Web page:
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by Molly Moynahan

Collaborating on creative projects involving writing can be difficult. For me, much of my writing begins in my brain and stays there morphing from a vague set of images into actual sentences that later manifest as concrete words on the page. My first real collaborative activity was as an actress working with a director and cast mates, being critiqued, accepting direction and finding an appropriate rhythm with the scenes I shared with others.

There were magic moments such as the time I was in a group production about Sylvia Plath that was written by the female members of the Royal Shakespeare Company. I was studying history at Trinity College Dublin and there were three of us in the cast, an English girl, an Irish girl and myself. The Irish girl was an incredible actress already, well known in Dublin for playing the title lead in a production of Antigone at the Abbey Theater.

The three of us immediately clicked and became an ensemble so tight we mutinied against the director who fancied me and kept making idiotic suggestions that detracted from our depiction of Sylvia Plath in three distinct ages, child, teenager and grown woman poet. After rehearsals we would go to the pub and drink hot sherries and talk about the work.  I still remember Plath dying and the sadness I felt as we sank to the stage and the audience grew silent. 

But another collaboration I had with a fashion photographer in Manhattan was disastrous and taught me to doubt the word of other artists until I realized this particular person was a thief and his behavior had nothing to do with art. I was introduced to him by a mutual friend who explained this man was a famous photographer who wanted to collaborate with a writer on a project based on “The Bride Wore Black” the Truffaut film about a woman who avenges her groom’s murder by finding all responsible and killing them after a seduction.

His pictures were moody and sexual but not degrading or verging on pornography until they were. I wrote a continuing narrative that went with the images. After he descended into bondage and S&M I told him I was no longer going to participate. He was not happy but I thought, that was that until my ex-brother-in-law called me one day and said he was surprised to find my prose attached to perfume bottles being sold at Macy’s, their hangtags containing pictures of barely dressed women with my words incorporated. The rage and betrayal I felt was physically sickening. After a certain amount of screaming I sent a cease and desist letter and moved on.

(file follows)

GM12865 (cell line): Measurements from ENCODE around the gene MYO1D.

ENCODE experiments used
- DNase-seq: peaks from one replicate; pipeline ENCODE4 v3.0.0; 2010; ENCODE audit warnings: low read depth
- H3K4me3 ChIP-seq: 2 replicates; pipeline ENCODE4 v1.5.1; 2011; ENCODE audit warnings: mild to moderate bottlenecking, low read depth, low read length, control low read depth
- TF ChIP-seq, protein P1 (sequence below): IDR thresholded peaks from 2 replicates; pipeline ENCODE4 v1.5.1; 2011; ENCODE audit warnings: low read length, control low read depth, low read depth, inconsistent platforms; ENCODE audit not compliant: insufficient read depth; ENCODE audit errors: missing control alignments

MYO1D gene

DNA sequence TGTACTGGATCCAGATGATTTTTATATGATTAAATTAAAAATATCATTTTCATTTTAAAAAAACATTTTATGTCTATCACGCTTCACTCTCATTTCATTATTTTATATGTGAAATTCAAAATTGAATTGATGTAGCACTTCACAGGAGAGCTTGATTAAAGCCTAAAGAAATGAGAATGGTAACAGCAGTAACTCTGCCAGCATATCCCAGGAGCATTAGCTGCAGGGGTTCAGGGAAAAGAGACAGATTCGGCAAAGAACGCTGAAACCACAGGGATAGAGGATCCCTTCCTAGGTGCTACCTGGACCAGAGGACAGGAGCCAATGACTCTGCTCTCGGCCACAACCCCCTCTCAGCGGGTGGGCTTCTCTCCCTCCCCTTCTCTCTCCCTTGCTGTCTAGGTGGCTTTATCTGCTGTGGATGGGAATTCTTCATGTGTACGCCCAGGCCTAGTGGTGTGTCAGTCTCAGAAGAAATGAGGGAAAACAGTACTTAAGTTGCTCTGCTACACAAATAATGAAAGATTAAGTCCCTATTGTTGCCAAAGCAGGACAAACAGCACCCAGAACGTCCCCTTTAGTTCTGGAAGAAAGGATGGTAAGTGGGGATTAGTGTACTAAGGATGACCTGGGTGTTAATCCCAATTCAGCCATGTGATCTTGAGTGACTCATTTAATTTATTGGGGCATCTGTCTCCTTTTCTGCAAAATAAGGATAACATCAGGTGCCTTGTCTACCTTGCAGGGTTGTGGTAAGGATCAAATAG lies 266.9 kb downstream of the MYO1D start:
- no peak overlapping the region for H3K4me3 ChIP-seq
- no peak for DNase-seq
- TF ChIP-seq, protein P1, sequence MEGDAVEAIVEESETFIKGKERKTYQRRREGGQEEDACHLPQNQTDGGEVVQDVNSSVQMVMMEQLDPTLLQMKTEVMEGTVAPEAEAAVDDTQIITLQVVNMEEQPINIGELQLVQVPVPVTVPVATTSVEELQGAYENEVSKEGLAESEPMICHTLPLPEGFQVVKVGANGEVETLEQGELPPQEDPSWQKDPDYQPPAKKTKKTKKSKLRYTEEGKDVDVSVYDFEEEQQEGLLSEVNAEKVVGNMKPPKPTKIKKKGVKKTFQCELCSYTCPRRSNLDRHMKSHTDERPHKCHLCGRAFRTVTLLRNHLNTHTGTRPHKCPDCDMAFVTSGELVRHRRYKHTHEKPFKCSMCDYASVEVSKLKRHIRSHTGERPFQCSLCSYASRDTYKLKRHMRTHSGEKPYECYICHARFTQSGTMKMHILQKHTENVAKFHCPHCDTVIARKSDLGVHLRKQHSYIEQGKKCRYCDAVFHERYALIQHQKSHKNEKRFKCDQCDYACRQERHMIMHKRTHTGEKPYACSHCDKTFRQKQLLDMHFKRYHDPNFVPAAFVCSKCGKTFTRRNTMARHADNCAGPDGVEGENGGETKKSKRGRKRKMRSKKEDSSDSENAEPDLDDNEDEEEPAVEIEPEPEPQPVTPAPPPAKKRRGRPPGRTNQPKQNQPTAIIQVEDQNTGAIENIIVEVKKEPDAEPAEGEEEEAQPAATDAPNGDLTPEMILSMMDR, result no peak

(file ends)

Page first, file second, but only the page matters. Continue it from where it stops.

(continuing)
While living in London I was chosen as a screenwriter for a movie project involving filmmakers with clout from the U.K. I was hired to write the first draft of the film based on one of the producers loving my second novel. This happened just as my son was born and I was enveloped in a dizzying round of bewildering meetings where people kept telling me I was brilliant until a huge American producer invited me to a meeting in his suite at the Savoy Hotel and I found myself discussing shower heads standing in the massive marble bathroom. The American producer was famous, funny and gossiped about movie stars. He seemed thrilled with me and my script but after the meeting as I stood outside on the street with the original producer, I said, “He’s going to fire me.” And he didI

I stopped collaborating. Like a child taking a test in a crowded classroom, I hid my paper from others; afraid they would copy or steal my ideas.

Recently I have been asked to collaborate on several projects and it feels wonderful. I have written a book on writing college admission essays called Pitch Perfect: How to Write a Successful College Essay with my website designer, a brilliant visual and creative artist, Jennifer Rapp Peterson.  Jennifer thought of the title, designed and illustrated the book and made suggestions that infinitely improved the product.  She also helped me believe in my vision of a guide that would truly support young writers through the process of writing this essay which often becomes a nightmare assignment. 

I am also collaborating with several young, hip, funny men on a potential television series with an idea I dreamed up (literally) and, I hope, a script I am currently writing. It felt amazing to sit with these people discussing the possibilities, sharing what we found funny and extending the original concept to include new characters and situations. Yes, it is risky but there’s the rub. Without conflict, risk and new ideas it’s hard to create memorable material.  Collaborating demands trust and ego deflation, a sense of humor and a belief that your own ideas can only be improved by allowing others to share your vision.

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